Dear Unite the Fight Readers,
These past two years have been filled with many highs and many lows - we won the right to marry in California only to have it stripped away in months by the ignominious Proposition 8, the latter galvanizing our community into action that hasn't been seen in years.
Despite another amazing high point of numerous demonstrations and actions attended and organized by thousands, the California Supreme Court, having once given us the right to marry, would later side with the discriminatory Proposition 8 and uphold it, creating yet again another low point. In spite of all this, our movement has encouragingly moved forward, and not just focused on marriage, but working state by state and on the federal level with a goal of full equality under all laws.
(November 15, 2008 Los Angeles Prop 8 Protest)
I feel very lucky to have witnessed many of these events firsthand. Moved by what I was seeing immediately after the passage of Prop 8 and talking my boyfriend's (who is now my fiance´) ear off about the injustice of the proposition, he begged me to stop yakking and write it down.
So I did.
I started a blog, a blog where I would not only voice my anger, but help the Los Angeles LGBT community be informed on when the next rally would take place and where, who was having a meeting when and where, and what actions they could take part of so that they too could voice their anger and work hands on to win back their rights. I called the blog Unite the Fight because that's what I wanted to see, that was my hope - to see numerous communities, not just the LGBT, come together to fight for equal rights. But I always saw the blog as a stepping stone - to help those new to the movement get plugged in and find where they belonged in the many arenas of the equal rights movement
To my surprise and joy, the rejuvenated movement spurred by the passing of Prop 8 quickly spread outside of California and across the country like a wildfire. I found myself not only reporting on Los Angeles events, and those across California, but all across the country as the right to marry spread throughout New England and Iowa. I was happy but overwhelmed, and in order to keep up the quality I demanded of myself for the blog, I decided to focus on the marriage issue.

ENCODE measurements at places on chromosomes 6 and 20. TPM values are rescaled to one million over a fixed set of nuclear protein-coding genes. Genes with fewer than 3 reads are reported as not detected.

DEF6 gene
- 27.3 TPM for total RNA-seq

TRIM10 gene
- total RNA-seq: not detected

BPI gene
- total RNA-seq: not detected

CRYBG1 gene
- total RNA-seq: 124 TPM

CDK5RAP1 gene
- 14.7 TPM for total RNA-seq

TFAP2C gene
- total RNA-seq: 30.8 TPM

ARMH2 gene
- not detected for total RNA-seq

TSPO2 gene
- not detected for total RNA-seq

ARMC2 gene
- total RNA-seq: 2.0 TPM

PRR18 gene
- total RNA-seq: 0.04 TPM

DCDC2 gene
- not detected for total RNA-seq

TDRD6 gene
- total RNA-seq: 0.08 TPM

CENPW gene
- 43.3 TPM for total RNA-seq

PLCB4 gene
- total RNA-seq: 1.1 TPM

Also to my surprise, I found my readership growing daily. It wasn't just Californians reading, and not only Americans, but people from around the world. I received countless emails from readers asking how they could get involved and how they could spread the news about an event or action.
I had thousands reading while I wrote countless stories of rights advancing around the country, and I typed as fast I could and covered as many events as possible. Some of the highlights include the Prop 8 protests, being the official blog for Meet in the Middle and broadcasting the rally live to thousands (with the help of many UTF volunteers - see the videos!), numerous Camp Courage events organized by Courage Campaign, state summits on when to repeal Prop 8, being a part of the No on 1/Protect Equality Maine netroots team, covering the National Equality March through live Twitter and posts, interviewing the lawyers and team behind the Prop 8 federal challenge, and receiving many guest posts from amazing activists around the country who wanted to share their point-of-views to the Unite the Fight readership.